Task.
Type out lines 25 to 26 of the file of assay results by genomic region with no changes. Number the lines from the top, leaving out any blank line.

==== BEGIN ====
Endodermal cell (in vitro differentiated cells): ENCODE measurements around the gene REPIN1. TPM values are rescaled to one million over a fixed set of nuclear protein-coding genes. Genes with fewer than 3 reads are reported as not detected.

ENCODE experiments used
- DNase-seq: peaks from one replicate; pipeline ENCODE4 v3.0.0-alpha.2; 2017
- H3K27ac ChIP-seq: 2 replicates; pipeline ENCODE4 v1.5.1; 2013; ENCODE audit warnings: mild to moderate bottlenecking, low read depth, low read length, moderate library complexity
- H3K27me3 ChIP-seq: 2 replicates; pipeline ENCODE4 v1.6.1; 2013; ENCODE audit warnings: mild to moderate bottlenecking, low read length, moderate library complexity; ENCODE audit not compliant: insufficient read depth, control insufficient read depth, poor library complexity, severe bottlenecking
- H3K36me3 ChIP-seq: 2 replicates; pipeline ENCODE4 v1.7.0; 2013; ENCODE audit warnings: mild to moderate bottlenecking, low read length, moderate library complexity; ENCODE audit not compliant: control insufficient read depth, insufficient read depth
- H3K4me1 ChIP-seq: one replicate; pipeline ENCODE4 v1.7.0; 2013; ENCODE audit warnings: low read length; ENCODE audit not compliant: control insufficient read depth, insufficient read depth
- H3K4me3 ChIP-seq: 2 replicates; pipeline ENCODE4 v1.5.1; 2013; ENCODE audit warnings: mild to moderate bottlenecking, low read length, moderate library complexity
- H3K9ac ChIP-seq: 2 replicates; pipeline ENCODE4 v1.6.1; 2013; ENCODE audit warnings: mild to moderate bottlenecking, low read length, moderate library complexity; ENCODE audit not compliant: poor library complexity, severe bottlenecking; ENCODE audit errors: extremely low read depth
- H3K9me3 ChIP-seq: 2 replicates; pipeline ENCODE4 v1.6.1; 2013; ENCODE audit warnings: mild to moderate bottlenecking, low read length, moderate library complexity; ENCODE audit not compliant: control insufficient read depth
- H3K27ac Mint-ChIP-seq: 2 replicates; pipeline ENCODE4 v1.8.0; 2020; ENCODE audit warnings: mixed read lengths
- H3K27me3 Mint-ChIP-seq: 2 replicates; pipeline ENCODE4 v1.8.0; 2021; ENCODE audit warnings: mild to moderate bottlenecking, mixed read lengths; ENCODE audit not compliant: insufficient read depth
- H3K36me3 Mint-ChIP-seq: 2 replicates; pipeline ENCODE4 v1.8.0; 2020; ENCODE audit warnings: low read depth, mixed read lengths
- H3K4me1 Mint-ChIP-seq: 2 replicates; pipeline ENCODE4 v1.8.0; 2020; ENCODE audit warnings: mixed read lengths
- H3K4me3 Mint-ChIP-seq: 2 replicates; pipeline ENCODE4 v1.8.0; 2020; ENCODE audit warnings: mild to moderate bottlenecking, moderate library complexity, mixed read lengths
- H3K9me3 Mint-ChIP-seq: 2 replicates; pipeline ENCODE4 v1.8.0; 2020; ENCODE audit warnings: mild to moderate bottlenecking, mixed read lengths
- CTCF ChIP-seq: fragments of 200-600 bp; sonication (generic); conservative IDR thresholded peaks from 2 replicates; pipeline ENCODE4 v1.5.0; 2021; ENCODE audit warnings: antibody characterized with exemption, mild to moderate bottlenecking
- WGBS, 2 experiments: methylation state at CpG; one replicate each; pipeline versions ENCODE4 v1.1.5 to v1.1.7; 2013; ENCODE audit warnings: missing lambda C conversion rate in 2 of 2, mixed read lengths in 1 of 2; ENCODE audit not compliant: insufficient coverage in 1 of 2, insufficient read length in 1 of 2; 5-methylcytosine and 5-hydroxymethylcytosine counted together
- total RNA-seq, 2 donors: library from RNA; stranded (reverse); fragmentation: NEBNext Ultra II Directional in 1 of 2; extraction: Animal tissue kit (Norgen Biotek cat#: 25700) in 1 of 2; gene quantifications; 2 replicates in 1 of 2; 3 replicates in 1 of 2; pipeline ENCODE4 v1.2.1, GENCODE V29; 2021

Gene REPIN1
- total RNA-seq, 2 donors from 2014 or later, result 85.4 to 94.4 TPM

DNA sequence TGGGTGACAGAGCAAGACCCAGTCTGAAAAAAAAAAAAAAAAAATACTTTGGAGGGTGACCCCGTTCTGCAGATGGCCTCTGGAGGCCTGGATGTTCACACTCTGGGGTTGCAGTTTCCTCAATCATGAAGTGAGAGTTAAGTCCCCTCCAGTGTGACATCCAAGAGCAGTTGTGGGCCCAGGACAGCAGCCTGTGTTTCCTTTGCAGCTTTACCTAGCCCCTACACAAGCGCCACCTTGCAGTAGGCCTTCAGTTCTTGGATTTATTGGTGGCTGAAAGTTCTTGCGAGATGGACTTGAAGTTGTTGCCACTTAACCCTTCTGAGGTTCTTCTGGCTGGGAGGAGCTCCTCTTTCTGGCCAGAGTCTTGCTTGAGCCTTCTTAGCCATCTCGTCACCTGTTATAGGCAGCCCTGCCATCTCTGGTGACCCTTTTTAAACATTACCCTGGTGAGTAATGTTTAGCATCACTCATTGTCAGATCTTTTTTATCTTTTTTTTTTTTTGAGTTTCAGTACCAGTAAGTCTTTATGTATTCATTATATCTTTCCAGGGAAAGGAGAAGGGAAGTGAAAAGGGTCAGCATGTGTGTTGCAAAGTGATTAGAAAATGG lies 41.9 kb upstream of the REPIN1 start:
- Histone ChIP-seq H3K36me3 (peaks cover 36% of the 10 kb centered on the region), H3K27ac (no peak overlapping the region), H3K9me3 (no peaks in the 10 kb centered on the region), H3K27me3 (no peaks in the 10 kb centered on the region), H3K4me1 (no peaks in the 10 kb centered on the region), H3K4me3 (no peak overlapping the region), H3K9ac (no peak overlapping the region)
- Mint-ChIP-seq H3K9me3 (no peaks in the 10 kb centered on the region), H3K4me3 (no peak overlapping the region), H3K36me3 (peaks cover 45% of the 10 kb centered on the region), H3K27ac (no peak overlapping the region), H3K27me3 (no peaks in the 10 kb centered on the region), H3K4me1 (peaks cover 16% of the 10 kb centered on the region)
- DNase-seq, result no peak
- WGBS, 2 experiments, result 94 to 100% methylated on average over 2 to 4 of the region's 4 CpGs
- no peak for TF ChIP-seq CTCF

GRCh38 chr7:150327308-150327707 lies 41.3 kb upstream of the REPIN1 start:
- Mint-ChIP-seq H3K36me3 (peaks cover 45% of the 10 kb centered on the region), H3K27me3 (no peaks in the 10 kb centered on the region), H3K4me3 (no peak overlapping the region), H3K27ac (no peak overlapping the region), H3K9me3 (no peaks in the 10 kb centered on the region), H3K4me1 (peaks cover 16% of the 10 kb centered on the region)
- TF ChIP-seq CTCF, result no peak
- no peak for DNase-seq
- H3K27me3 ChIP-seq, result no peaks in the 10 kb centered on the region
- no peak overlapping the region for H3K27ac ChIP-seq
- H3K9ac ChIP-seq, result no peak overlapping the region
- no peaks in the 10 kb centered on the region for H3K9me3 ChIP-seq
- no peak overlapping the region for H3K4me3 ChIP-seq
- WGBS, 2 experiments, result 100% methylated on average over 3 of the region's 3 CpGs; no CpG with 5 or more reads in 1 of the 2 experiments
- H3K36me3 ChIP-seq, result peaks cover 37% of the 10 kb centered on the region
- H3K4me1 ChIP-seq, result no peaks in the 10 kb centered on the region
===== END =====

- DNase-seq, result no peak
- WGBS, 2 experiments, result 94 to 100% methylated on average over 2 to 4 of the region's 4 CpGs